Microsoft has angered some competitors by limiting the technical data it promised to release under the terms of its antitrust settlement.
The Redmond giant has claimed that the restrictions are normal for the software industry and do not violate the terms of the agreement.
But competitors have argued that Microsoft's actions are a return to the old days, which led to the antitrust case in the first place.
At the heart of the row is the wording of the settlement that requires Microsoft to release details about "communications protocols" that its products use to transfer information between its own and non-Microsoft products.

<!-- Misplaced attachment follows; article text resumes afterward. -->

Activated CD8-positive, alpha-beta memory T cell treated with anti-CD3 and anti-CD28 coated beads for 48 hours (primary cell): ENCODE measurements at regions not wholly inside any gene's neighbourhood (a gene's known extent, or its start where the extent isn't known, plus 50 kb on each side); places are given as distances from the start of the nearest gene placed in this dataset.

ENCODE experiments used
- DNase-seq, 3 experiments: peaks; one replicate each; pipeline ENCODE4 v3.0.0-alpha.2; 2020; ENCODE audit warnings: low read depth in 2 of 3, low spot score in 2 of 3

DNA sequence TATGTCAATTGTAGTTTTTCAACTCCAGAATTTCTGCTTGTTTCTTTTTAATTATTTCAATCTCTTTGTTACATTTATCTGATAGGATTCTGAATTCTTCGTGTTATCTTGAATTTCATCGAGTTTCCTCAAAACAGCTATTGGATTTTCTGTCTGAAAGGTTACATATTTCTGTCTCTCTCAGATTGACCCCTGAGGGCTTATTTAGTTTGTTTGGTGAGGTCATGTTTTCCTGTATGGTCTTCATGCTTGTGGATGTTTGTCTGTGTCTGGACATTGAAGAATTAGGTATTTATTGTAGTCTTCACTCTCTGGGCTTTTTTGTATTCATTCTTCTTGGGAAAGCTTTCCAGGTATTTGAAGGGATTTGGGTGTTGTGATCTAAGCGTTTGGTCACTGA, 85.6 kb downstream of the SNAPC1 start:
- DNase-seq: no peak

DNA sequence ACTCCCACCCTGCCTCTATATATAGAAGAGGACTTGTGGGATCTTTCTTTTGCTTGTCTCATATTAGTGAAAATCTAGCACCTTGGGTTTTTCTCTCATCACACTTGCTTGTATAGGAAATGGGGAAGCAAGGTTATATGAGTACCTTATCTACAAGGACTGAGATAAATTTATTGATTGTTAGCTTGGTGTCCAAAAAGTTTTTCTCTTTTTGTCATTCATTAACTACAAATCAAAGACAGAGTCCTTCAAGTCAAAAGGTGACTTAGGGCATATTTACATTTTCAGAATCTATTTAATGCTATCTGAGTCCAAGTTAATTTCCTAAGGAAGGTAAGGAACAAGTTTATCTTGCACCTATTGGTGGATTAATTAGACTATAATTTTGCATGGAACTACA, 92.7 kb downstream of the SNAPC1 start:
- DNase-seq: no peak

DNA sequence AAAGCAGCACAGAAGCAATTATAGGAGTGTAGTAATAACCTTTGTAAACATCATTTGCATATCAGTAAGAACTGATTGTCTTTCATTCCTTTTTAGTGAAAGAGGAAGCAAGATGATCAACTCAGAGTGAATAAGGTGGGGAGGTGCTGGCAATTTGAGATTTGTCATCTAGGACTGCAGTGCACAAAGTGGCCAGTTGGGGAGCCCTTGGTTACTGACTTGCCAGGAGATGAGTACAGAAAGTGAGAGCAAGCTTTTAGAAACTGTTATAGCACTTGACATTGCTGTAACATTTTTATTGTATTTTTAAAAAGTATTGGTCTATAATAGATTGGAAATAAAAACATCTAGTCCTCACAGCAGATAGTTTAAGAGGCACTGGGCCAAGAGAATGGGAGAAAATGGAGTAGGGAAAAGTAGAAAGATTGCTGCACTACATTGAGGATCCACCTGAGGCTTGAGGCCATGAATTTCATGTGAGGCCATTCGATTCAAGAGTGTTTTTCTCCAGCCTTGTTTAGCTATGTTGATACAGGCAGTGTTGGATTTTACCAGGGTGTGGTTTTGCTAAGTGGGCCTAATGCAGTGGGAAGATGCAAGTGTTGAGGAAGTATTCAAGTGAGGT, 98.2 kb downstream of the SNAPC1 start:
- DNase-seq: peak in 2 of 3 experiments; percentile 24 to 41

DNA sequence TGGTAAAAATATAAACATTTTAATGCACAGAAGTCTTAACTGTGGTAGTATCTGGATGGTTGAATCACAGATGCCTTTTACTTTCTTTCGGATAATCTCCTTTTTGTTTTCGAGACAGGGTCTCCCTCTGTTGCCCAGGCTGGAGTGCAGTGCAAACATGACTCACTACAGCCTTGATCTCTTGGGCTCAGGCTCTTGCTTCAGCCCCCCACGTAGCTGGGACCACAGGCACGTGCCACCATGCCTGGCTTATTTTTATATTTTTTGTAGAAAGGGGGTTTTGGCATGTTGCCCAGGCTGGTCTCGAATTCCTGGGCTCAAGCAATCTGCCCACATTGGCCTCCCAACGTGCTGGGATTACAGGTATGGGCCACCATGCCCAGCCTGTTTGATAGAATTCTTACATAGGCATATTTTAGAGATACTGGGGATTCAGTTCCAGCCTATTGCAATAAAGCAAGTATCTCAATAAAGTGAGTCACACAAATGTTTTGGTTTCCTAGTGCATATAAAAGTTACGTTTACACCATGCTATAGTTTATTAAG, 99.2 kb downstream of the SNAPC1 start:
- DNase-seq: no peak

During the antitrust case, the company was accused of withholding such information to maintain a competitive advantage.
The settlement allows Microsoft to charge for the communications protocols, but demands that they must be distributed in reasonable and non-discriminatory terms.
In order to gain access, a company would have to use Microsoft's Passport identity authentication system, then request and sign two forms - one of them promising secrecy - just to see the licence terms and find how much Microsoft is charging for the information.
Linux seller Red Hat maintained that the process is offensive. Since Microsoft is charging a royalty fee to use the communications protocols, any open source company would not be able to use them.
A Red Hat spokesman told Associated Press that Microsoft is doing nothing to level the playing field.
But Microsoft stated that the protocol process is straightforward, arguing that non-disclosure agreements are common in the industry.
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